• Application was on the 27th January 2016 DMC agenda but was withdrawn by the Council’s Head of Planning to amend the Planning Officer’s report.
  • The Planning Officer recommended approval.
  • We expect the application to return to the DMC shortly.

Charlotte Baptist Chapel (2)

  • NTBCC Planning Committee members were invited to presentation by a new applicant (Mr Peter Schaufuss) & his agent to discuss an alternate proposal for this building. Note: the building is owned (as far as we are aware, without condition) by Glendola leisure.
  • This application (15/05261/FUL ; 15/05264/LBC) is for change of use of the Charlotte Baptist Chapel to a Centre for Dance and the Performing Arts, including theatre, exhibition area, museum, ballet school, dance studio and ancillary accommodation. This would include internal refurbishment including theatre, exhibition area, museum, ballet school, dance studio and ancillary accommodation.
  • NTBCC welcome the early engagement from the applicant to discuss the applicant’s aspirations for this building in terms of providing facilities to enable the building to be used as a “cultural hub” for dance, drama, music or other theatrical performances in a series of performance spaces within the existing building.
  • NTBCC believe that it is essential that the city centre maintains a mixed use character with a wide range of leisure uses, arts and cultural establishments as well as pubs and restaurants whilst taking account of the potential impacts of these local residents. We therefore encourage developments such as this and support this application from a community standpoint as it provides a different and innovative use for this listed building. NTBCC believe that this change of use would add to the vibrancy and most importantly diversity of Rose Street and the surrounding area.
  • We stated that although we had some concerns over the long term economic viability for a privately-funded arts centre such as this is unproven. But, given the minimal intervention proposed for the building, no irreversible changes would be required and therefore NTBCC would support this proposal from a listed building standpoint given the sympathetic treatment to the building exterior but more importantly, the minimal intervention proposed to the interior and the retention of all of the important internal features.

2nd Public Consultation Event – November 2015 RBS Development of Land in Fettes Row, Royal Crescent, Dundas Street and Eyre Terrace

The potential development of land owned by RBS in Fettes Row, Royal Crescent, Dundas Street and Eyre Place (the latter containing a smaller area already has planning consent granted for a mixed use development, subject to various conditions) has been further discussed by the NTBCC Planning Committee and further comments communicated with the developer’s agents.

We had been broadly supportive of the PAN for the land bordering Eyre Place/Eyre Terrace and subsequently the Planning Permission in Principle (14/01177/PPP) granted consent in February 2015 but with certain reservations regarding scale and height of the proposed development.

The site is within the New Town Conservation Area, therefore any development of the site must preserve or enhance the special character or appearance of the New Town Conservation Area.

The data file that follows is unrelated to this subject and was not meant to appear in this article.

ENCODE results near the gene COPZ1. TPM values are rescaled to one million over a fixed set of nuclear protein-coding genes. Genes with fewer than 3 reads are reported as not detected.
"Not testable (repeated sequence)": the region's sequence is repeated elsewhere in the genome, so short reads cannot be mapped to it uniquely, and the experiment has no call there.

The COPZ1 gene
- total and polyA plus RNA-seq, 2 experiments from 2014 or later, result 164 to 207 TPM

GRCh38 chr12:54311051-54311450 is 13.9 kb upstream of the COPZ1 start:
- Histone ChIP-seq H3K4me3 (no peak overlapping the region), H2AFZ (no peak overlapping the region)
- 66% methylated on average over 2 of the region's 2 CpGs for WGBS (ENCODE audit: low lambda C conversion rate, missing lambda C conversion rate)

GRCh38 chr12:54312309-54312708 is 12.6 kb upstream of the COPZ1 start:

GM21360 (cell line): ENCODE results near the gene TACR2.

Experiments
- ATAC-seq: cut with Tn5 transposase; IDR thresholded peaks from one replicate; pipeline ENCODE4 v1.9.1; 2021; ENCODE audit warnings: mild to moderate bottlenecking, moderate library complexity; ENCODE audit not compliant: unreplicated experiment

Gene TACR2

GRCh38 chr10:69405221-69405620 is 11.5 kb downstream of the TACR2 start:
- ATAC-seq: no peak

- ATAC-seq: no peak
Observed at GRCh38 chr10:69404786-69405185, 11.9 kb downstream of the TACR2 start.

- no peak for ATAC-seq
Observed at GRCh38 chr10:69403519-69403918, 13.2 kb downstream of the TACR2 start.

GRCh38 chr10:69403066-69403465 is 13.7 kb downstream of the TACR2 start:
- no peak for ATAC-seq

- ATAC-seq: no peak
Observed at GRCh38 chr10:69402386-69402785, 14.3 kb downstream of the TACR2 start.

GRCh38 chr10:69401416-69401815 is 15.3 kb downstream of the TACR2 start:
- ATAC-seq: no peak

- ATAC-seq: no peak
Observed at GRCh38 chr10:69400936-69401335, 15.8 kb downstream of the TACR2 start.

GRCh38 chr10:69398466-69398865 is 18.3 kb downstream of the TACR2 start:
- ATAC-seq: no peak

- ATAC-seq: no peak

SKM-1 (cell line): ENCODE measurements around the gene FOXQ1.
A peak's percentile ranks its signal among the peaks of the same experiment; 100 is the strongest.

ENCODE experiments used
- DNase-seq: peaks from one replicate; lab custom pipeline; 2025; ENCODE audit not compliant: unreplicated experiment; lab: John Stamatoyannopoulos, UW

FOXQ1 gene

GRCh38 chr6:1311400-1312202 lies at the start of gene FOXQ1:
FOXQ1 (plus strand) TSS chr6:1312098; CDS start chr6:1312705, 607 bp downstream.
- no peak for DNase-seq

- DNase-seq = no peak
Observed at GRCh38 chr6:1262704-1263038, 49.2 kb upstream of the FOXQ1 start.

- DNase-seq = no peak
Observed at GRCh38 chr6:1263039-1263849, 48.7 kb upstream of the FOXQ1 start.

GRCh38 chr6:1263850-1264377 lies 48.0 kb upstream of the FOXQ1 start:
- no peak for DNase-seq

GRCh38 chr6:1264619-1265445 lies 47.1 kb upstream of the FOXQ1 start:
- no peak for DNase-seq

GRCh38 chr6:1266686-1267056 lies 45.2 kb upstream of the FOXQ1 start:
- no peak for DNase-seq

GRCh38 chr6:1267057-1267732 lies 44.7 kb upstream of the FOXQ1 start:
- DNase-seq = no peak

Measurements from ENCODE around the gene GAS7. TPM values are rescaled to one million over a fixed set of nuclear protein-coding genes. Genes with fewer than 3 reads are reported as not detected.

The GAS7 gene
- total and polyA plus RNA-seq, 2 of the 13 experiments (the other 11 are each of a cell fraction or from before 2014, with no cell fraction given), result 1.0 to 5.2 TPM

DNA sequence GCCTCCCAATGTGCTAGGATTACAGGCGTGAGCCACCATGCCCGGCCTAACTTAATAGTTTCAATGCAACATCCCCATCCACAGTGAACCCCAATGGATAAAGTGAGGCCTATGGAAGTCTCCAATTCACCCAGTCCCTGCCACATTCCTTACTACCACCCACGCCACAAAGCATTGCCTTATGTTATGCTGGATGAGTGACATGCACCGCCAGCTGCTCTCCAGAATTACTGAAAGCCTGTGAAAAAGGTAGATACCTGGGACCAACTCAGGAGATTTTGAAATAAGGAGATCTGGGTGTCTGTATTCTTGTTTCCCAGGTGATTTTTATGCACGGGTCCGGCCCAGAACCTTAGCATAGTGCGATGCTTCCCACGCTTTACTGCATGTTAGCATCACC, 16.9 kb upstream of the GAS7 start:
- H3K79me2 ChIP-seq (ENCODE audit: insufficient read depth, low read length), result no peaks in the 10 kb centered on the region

The proposed site, given its size, central location and adjoining a precious open space within the New Town, offers a unique opportunity to add real value to the area whilst allowing the current owner to meet its business objectives.

The NTBCC Planning Committee submitted comments to the developer/agent later than planned in January 2016.

  • NTBCC are broadly in favour of the Preferred Development Option – which proposes a “finger block” concept forming a crescent mirroring the curve of Royal Crescent. This preserves some open aspects from key viewpoints from within the New Town. Regarding the proposed development on the currently-designated open space adjacent to Eyre Place & 113 Dundas Street, we accept that completion of the urban blocks in these areas does maintain some consistency with the New Town layout generally and given that permission in principle has already been granted for the Eyre Place open space but concerns remain as to the maximum height..
  • We are in favour in principle with the increased permeability that the proposed development, provides in terms of additional accesses / exits from King George V Park (KGVP). The provision of the Urban Square and Entrance Square also helps to integrate this development with the surrounding area and provides some homogeneity with the existing open spaces of KGVP.
  • We also acknowledge that the importance of the presence and form of the existing trees bordering Fettes Row / Royal Crescent appears to have been recognised.
  • We separately questioned the developer regarding traffic flows and comparisons on their proposal vs. that from the existing RBS site.
  • A summary of the NTBCC comments and the full text is available on the NTBCC website.

Development of 8 townhouses & associated access improvements – Heriot Hill

The application to develop Heriot Hill by provincial property Holdings (15/02335/FUL) which was lodged in June 2015 has been recommended for refusal by the Planning Officer.